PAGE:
Boston is committing $2 million in its spring capital budget to reconstruct sidewalks on streets that cross Humboldt Avenue in Roxbury.
The move is part of a wider push for what analysts and experts call “sidewalk equity”—making sure that such rights of way are up to snuff in all parts of a city regardless of a part’s socioeconomic straits.
In Boston, such equity has been hard to come by. In fact, there appears to have been outright neglect on the part of the city in some areas, leading to banged-up, harder-to-maneuver sidewalks in neighborhoods such as Roxbury, Dorchester, and Mattapan compared with smoother, breezier sidewalks in Back Bay, Beacon Hill, and Downtown.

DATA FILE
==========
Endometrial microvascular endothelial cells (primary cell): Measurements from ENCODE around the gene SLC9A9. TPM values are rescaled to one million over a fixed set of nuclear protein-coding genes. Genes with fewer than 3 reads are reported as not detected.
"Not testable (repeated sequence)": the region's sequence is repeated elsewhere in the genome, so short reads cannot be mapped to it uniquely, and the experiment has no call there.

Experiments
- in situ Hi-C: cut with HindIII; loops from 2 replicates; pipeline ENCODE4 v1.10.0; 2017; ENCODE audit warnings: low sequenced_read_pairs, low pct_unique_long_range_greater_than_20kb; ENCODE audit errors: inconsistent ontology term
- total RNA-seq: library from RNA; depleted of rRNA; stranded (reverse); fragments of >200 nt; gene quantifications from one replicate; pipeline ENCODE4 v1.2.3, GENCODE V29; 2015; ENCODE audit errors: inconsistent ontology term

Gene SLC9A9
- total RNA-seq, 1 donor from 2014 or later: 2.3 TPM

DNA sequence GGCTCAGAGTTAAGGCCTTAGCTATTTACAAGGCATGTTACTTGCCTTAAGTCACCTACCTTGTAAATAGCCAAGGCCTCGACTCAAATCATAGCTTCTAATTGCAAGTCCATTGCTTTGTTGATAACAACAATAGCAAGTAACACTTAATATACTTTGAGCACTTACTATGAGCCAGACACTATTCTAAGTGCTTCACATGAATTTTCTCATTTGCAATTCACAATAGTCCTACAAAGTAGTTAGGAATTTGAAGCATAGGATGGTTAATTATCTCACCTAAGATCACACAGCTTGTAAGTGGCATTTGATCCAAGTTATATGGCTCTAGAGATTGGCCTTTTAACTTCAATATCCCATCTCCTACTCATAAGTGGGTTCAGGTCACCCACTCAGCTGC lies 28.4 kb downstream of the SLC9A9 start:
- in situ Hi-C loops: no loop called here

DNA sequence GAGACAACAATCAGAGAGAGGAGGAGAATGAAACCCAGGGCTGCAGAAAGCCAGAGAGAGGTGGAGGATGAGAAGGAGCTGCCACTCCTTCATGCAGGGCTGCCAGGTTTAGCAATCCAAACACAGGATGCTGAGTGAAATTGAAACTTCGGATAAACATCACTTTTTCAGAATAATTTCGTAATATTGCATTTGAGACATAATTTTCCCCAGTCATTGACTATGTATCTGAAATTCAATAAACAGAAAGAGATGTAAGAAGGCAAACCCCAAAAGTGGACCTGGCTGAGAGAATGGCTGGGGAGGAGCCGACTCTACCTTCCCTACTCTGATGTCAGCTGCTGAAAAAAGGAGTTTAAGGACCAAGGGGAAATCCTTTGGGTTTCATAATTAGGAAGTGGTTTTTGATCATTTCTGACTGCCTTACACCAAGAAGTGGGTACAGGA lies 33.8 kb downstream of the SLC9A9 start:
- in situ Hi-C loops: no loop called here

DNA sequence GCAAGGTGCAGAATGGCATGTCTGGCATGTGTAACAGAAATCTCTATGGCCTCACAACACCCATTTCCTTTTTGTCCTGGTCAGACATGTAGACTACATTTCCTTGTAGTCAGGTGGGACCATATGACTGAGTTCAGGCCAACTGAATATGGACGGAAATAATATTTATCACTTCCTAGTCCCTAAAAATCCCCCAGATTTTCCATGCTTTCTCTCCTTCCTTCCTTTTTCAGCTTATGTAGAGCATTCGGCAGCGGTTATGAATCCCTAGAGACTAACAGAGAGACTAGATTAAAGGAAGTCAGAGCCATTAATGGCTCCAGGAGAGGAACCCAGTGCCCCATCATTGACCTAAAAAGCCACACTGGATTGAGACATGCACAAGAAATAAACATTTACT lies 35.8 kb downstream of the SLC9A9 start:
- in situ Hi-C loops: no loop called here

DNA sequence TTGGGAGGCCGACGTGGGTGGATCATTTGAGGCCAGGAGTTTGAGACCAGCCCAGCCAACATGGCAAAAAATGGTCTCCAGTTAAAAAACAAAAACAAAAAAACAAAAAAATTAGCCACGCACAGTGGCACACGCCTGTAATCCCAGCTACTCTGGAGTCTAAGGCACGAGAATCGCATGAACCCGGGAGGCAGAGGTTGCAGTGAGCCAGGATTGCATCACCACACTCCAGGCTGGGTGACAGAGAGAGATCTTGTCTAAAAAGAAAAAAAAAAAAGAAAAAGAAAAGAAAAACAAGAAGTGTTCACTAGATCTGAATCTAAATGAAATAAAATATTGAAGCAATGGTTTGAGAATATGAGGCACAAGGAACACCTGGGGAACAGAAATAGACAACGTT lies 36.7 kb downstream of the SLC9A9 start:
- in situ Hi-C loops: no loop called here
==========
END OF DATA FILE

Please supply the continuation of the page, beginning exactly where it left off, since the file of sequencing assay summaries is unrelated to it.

A recent analysis of city data showed that 65 percent of Roxbury and Dorchester sidewalks were in no better than fair condition. In Downtown Boston and Back Bay, 68 percent of sidewalks were in good condition.
This disparity arose—and persisted—despite repeated repair requests to the city from residents and business owners, according to the Globe’s Meghan E. Irons.
The equity effort this spring likely represents a tipping point as far as repairs go and follows the city’s review of 1,600 miles of Boston sidewalks last year.